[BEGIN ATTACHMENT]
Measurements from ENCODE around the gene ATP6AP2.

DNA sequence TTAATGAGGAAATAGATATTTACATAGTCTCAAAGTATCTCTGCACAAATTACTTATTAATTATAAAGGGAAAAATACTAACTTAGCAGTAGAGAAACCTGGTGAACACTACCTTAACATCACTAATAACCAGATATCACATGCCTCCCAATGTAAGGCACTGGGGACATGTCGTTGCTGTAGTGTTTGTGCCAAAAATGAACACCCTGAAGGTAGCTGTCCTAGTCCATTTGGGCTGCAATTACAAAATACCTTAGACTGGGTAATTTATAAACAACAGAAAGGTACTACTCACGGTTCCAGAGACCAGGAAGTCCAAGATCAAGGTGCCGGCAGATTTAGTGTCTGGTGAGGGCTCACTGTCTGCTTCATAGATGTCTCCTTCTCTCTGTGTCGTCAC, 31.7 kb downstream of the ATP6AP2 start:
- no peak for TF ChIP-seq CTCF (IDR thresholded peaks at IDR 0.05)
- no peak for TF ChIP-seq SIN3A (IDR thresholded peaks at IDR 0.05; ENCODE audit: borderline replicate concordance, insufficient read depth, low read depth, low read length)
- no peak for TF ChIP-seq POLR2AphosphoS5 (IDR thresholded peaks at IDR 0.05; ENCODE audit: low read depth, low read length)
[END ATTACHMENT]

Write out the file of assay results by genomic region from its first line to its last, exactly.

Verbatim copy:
Measurements from ENCODE around the gene ATP6AP2.

DNA sequence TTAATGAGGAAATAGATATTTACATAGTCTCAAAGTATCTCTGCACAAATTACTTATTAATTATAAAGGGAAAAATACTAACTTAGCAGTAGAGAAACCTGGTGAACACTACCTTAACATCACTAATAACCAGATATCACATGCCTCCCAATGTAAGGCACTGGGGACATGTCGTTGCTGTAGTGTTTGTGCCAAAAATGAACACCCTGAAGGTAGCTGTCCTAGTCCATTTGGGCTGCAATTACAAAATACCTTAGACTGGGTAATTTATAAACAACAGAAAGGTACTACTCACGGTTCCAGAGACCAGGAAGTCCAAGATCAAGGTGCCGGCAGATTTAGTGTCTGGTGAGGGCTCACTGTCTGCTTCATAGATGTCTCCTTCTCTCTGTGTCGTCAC, 31.7 kb downstream of the ATP6AP2 start:
- no peak for TF ChIP-seq CTCF (IDR thresholded peaks at IDR 0.05)
- no peak for TF ChIP-seq SIN3A (IDR thresholded peaks at IDR 0.05; ENCODE audit: borderline replicate concordance, insufficient read depth, low read depth, low read length)
- no peak for TF ChIP-seq POLR2AphosphoS5 (IDR thresholded peaks at IDR 0.05; ENCODE audit: low read depth, low read length)